Hefner’s leadership lifts campus spirits
Upon making his return to the State University of New York at Fredonia in the summer, Interim President Dr. Dennis Hefner was tasked with assisting the institution in three key areas: building enrollment, helping with the budget and identifying a new president. It was not long before another priority was quickly added to his list.
At the first cabinet meeting he attended with the vice presidents in July, Hefner learned the campus needed to be reaccredited, something that is supposed to take place every eight years. “That’s a fourth (item) that I’ve been working on,” he told the Dunkirk-Fredonia Rotary Club late last month, joking that he would not go into the extensive details regarding the process.
Hefner’s wit and, more importantly, his leadership could not have come at a better time for the university and our community. Since taking the reins, he has been focused on repairing relationships on campus while working to right the ship when it comes to the finances.
Though New York state’s lack of increased aid to all SUNY locations in the last decade is well documented and certainly a factor, tough decisions were lacking in recent years that led to a deficit that surpassed $10 million. For all the positive strides and connections former university President Virginia Horvath made while working with local organizations and non-profits, she often shied away from taking unpopular positions with staff and faculty.
That is an impossible way to lead.
As Hefner nears the five-month mark of his second stint at the university’s helm — his first lasted 16 years — there appears to be an upbeat spirit as the students, staff and faculty prepare for the one-week break for Thanksgiving that begins this weekend. Some of this sentiment comes from a comfort element of those who were working there his first time around. His enthusiasm, energy and optimism are some other factors.
There is little doubt Hefner is enjoying what he is doing, but he has not been secretive about the fact his greatest priority is finding a successor. Besides having a committee of 20 members that includes College Council members, faculty and alumni, a firm has been hired to assist in the national search for the next leader.
“I’m hoping we can get the name of the finalist … in early spring,” Hefner said, noting it is a confidential process and names of prospective candidates will not be released. “That is the intent at this time and it is a pretty big process.”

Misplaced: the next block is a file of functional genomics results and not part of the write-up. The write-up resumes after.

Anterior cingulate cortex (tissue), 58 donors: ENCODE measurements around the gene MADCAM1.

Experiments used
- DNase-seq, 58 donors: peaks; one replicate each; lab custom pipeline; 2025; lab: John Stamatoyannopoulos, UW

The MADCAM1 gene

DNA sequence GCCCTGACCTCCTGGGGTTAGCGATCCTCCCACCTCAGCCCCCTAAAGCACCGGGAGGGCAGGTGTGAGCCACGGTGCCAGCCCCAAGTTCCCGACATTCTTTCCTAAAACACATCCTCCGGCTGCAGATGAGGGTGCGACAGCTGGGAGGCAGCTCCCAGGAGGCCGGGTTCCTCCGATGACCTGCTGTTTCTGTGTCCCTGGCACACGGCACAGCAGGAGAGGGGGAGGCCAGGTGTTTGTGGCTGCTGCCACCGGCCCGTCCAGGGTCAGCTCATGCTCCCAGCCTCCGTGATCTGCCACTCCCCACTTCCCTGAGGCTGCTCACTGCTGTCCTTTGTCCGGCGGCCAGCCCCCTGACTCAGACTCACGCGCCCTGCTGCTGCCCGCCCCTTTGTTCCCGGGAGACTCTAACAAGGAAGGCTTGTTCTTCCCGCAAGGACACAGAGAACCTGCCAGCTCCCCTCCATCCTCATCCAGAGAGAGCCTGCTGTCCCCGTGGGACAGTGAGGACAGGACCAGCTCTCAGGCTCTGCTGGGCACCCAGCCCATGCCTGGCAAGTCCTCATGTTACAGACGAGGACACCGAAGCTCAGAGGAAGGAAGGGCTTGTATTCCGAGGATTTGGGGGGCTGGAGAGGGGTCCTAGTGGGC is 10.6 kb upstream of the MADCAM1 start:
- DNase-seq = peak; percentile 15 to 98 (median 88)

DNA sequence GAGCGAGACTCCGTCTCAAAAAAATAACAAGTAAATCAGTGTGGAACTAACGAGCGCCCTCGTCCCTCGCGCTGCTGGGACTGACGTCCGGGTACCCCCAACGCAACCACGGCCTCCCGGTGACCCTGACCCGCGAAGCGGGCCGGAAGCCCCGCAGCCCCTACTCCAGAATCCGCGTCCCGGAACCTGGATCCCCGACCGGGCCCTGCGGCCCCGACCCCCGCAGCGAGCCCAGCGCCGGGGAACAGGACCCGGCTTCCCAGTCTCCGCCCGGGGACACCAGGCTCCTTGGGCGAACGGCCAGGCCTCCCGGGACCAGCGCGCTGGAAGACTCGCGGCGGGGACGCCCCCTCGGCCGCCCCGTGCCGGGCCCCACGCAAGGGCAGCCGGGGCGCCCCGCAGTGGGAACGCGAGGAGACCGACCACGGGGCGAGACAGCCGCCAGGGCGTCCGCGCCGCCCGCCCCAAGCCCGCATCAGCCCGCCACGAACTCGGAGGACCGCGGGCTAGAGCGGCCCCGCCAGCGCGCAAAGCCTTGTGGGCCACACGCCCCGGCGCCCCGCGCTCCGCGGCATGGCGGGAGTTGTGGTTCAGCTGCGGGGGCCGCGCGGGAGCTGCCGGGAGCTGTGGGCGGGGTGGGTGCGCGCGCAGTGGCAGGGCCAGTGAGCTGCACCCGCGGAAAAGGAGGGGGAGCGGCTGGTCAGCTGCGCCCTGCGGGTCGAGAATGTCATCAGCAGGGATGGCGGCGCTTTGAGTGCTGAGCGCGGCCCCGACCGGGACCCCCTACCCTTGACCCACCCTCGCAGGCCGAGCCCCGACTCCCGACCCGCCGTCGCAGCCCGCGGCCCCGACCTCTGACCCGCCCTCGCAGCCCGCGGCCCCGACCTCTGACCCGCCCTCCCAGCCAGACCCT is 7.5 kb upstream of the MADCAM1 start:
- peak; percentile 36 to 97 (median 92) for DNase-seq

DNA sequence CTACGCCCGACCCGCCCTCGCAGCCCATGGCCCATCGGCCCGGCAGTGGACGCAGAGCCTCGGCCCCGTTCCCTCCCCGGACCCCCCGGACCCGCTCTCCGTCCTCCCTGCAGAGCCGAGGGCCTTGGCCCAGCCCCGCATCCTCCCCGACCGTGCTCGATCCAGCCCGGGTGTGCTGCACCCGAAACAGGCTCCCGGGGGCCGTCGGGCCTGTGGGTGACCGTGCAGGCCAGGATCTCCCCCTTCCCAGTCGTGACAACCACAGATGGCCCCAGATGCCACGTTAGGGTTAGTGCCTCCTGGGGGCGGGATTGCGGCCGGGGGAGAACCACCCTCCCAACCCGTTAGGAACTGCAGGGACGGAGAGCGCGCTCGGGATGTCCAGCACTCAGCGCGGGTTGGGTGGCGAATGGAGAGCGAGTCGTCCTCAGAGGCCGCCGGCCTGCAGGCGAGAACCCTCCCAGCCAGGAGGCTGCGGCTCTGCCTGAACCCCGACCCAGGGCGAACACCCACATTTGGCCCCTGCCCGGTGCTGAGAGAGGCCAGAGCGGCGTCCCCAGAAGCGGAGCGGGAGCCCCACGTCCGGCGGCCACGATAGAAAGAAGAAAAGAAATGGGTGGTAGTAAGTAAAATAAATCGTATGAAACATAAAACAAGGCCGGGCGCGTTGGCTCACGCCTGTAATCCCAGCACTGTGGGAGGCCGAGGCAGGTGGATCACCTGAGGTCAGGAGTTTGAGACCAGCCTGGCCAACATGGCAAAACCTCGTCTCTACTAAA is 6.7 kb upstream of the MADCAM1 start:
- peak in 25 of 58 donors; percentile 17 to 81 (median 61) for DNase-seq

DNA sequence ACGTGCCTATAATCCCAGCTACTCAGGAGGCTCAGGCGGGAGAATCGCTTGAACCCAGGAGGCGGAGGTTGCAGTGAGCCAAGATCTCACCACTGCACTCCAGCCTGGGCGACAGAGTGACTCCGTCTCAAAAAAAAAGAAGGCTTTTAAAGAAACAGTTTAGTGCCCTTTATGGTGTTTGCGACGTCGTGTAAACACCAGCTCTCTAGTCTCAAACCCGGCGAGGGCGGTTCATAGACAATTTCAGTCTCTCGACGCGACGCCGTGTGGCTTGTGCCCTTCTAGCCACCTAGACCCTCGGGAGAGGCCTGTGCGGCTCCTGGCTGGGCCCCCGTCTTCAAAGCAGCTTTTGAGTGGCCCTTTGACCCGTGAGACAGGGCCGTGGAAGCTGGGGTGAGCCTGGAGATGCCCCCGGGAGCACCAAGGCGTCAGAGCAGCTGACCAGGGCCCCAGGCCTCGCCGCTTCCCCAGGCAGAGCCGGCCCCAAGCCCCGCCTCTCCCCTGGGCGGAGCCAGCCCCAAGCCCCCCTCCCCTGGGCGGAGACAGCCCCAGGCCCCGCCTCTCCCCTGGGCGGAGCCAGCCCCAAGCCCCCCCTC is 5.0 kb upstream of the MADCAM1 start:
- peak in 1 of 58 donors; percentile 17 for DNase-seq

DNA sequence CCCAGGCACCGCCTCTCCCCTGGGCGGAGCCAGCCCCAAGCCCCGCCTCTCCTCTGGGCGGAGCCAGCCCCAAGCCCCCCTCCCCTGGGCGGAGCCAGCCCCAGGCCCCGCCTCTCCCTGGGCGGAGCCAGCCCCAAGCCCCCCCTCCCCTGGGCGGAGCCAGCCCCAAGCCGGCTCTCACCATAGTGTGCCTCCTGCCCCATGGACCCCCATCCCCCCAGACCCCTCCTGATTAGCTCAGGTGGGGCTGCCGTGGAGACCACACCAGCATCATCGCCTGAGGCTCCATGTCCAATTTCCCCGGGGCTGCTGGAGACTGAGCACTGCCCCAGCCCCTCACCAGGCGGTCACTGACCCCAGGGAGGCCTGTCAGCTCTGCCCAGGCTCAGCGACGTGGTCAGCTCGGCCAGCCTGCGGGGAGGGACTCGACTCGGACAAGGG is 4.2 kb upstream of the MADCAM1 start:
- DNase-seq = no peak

As for dealing with dwindling enrollment numbers, Hefner recently announced a plan that aims to recruit new students from the west, not the east. Areas being targeted include Erie, Pa., Pittsburgh and Cleveland-Akron. Those students, he said, will be eligible for a “good neighbor” scholarship that’s similar to those that have been offered for years by the Keystone State.
“Pennsylvania has been a good neighbor stealing New York students from us,” he said. “Well, we’re going to be a good neighbor right back.”
Of course, the interim president’s greatest claim to fame here revolves around numerous building projects. His vision, from 1997 to 2012, changed the landscape at the university through the construction of top-notch new facilities, including the natatorium, as well as state-of-the-art structures. Unsurprisingly, he has set his sights on some other projects by securing $50 million from the SUNY Construction Fund over the next six years.
Those dollars will help in full renovations at main classroom buildings that include Fenton and Thompson Halls as well as the completion of the second floor of Houghton Hall, which has been under construction in recent years.
“It’s good for campus, good for our overall budget,” Hefner said, noting those construction funds bring equipment money that benefits the academics. “There’s going to be a lot of construction continuing on campus for the next six years. That’s my gift to the new president.”
John D’Agostino is the OBSERVER publisher. Send comments to email@example.com or call 366-3000, ext. 401.